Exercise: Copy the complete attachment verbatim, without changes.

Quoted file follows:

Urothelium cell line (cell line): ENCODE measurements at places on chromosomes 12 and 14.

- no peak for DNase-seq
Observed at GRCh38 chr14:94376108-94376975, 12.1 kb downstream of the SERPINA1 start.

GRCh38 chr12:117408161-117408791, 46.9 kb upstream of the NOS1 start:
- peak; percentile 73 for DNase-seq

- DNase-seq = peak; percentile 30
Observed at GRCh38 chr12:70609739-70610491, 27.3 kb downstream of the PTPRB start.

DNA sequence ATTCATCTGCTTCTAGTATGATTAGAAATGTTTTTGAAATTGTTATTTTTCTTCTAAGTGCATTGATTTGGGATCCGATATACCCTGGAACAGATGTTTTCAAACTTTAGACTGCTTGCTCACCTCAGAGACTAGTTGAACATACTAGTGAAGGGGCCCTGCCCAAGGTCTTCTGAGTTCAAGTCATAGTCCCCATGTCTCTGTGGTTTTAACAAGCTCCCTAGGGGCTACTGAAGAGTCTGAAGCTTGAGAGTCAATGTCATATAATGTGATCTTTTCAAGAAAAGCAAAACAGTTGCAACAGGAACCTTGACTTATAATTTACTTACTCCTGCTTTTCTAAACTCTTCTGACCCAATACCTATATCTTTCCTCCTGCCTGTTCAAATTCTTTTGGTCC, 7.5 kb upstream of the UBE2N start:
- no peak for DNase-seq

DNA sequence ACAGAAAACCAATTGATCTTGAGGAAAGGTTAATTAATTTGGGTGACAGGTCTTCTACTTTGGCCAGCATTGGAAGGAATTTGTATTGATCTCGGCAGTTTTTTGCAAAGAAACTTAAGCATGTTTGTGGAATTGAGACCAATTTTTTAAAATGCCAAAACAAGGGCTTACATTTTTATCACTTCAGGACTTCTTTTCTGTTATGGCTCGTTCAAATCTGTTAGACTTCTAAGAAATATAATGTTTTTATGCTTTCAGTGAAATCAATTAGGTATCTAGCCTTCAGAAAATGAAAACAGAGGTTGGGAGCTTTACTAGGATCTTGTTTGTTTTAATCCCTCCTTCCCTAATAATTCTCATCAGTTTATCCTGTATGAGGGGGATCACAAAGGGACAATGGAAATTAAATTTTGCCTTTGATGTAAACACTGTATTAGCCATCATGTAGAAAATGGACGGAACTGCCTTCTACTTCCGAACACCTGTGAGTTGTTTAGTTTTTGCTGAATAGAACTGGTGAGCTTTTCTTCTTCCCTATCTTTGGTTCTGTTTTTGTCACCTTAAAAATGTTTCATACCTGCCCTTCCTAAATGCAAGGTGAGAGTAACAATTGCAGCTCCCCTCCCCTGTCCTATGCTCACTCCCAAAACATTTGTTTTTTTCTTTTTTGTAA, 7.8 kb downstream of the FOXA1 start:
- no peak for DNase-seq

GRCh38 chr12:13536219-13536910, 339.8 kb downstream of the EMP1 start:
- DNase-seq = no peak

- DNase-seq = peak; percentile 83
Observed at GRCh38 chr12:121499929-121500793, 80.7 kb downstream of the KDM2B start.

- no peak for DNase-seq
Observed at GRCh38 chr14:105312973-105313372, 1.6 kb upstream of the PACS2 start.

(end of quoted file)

Urothelium cell line (cell line): ENCODE measurements at places on chromosomes 12 and 14.

- no peak for DNase-seq
Observed at GRCh38 chr14:94376108-94376975, 12.1 kb downstream of the SERPINA1 start.

GRCh38 chr12:117408161-117408791, 46.9 kb upstream of the NOS1 start:
- peak; percentile 73 for DNase-seq

- DNase-seq = peak; percentile 30
Observed at GRCh38 chr12:70609739-70610491, 27.3 kb downstream of the PTPRB start.

DNA sequence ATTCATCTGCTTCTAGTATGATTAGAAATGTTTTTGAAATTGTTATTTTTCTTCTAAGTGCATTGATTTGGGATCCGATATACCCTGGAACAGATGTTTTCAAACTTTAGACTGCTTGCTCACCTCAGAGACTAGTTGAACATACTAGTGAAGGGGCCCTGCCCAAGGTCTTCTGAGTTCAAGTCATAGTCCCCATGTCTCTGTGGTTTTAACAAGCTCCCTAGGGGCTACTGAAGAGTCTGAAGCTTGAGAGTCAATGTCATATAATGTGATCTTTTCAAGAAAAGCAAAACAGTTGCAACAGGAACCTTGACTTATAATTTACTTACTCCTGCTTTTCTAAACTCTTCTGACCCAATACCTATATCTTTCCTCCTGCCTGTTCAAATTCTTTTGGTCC, 7.5 kb upstream of the UBE2N start:
- no peak for DNase-seq

DNA sequence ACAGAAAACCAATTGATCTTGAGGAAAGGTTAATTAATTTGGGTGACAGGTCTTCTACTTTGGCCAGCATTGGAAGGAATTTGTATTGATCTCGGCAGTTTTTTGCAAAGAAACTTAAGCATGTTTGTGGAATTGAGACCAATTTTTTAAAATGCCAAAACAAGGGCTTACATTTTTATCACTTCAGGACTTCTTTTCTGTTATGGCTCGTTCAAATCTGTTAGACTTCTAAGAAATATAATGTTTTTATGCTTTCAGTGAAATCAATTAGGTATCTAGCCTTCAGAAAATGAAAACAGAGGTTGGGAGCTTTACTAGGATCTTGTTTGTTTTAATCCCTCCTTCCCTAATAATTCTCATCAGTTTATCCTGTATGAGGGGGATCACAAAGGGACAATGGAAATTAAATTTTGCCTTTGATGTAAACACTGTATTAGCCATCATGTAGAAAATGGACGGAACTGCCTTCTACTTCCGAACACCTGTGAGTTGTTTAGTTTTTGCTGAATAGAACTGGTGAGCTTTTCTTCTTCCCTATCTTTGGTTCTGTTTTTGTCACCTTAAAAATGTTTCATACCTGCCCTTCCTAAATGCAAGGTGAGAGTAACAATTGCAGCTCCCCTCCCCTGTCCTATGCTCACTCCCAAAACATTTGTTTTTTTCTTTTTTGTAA, 7.8 kb downstream of the FOXA1 start:
- no peak for DNase-seq

GRCh38 chr12:13536219-13536910, 339.8 kb downstream of the EMP1 start:
- DNase-seq = no peak

- DNase-seq = peak; percentile 83
Observed at GRCh38 chr12:121499929-121500793, 80.7 kb downstream of the KDM2B start.

- no peak for DNase-seq
Observed at GRCh38 chr14:105312973-105313372, 1.6 kb upstream of the PACS2 start.